A 14-year-old boy fatally stabbed on a Manhattan subway platform was an aspiring drill rapper, a genre of hip hop that a grieving relative believes played a tragic role in his death.
Ethan Reyes — who rapped under the name Notti Osama — got into a dispute with a 15-year-old assailant outside the 137th St.-City College station in Harlem Saturday afternoon. The argument spilled into the station, where Reyes was stabbed in the abdomen. Though rushed to Mount Sinai Morningside Hospital, he could not be saved.
“He just got caught up in the street life type s—t,” ‚” said the teen’s cousin, Kelvin Ventura. “He just so happened to take a route in a style of music that ends up with art turning into violence.”
Police used MTA surveillance footage to track down his teen attacker, who was bleeding from the back and abdomen, cops said. He was treated at an area hospital and then charged with murder and criminal possession of a weapon.
“He would’ve taken a route of a pop singer or any other style of art or music, he would’ve been super successful,” said Ventura, 43. “Just so happens his style of music that he chose to do ended up reciprocating violence.”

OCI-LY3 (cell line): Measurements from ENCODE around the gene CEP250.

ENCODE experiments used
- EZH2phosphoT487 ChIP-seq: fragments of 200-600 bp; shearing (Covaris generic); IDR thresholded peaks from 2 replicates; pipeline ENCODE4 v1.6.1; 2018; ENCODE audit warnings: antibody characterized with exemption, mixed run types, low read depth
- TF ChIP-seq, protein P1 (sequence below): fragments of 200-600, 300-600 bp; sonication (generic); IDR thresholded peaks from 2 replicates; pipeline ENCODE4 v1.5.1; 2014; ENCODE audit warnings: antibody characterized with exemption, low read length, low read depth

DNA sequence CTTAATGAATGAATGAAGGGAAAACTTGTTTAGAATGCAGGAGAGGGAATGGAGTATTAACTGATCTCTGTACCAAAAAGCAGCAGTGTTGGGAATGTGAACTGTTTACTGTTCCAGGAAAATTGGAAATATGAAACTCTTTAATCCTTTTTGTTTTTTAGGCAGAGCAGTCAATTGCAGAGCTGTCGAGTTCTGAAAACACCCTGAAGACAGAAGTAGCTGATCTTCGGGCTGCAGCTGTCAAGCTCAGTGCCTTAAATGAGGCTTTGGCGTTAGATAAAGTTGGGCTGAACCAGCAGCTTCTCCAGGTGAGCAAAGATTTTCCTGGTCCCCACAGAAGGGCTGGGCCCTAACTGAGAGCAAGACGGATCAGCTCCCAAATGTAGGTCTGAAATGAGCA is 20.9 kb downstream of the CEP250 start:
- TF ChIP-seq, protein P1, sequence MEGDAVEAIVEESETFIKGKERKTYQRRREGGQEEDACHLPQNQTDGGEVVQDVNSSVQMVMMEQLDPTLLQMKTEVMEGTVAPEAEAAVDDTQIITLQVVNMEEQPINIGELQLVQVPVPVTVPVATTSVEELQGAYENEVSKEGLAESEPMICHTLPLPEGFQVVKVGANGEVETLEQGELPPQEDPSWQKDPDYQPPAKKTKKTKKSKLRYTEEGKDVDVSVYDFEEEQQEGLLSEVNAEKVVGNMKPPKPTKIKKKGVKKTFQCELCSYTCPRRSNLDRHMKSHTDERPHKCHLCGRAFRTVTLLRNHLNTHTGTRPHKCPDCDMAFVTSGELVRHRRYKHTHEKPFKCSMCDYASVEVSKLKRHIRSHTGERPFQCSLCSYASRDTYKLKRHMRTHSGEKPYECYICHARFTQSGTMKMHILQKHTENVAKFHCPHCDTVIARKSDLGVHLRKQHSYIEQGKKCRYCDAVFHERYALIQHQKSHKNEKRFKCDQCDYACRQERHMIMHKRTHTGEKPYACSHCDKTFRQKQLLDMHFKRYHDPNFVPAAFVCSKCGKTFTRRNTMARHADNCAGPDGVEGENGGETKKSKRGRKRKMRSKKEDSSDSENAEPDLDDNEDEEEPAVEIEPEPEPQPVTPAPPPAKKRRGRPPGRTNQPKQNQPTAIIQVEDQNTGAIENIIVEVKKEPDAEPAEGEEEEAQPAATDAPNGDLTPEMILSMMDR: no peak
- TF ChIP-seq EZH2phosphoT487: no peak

Reyes often performed with a brother who raps under the name DD Osama.
“Him and David were a duet,” Ventura said of the pair, noting they were as close as twins. “They were always together,” he said.
Drill rappers often taunt their rivals in music videos and lyrics, which the NYPD believes only adds fuel to the gang beef fire.
After a spate of violence involving drill rappers earlier this year, Mayor Adams waged war on the scene and called for it to be banned on social media platforms.
Reyes was killed just a few blocks from where he lived with his family. He was the youngest of six children.
“He was a very happy kid,” said a cousin, Lily Ortega. “He was very loving. He loved spending time with his family.”
Outside his apartment building Sunday evening, votive candles and a poster board were arranged, where some mourners wrote messages to Reyes and his family.
“It makes us feel happy because you can tell people really loved him for who he was,” Ortega said of the memorial.
“Long Live Notti,” one read.
“His music was just something he always wanted to do,” Ventura said. “Ever since I can remember they would entertain us, him and his other brother would entertain us at Christmas parties, singing and dancing and performing.”
”He was an entertainer, he liked music and dancing and entertaining was his life,” he said.
Ortega suggested the city offer more accessible programs to keep teenagers off the street.
“And it’s not only him, it’s so many,” she said, noting another teen who was shot in the neighborhood in recent months. “It’s sad.”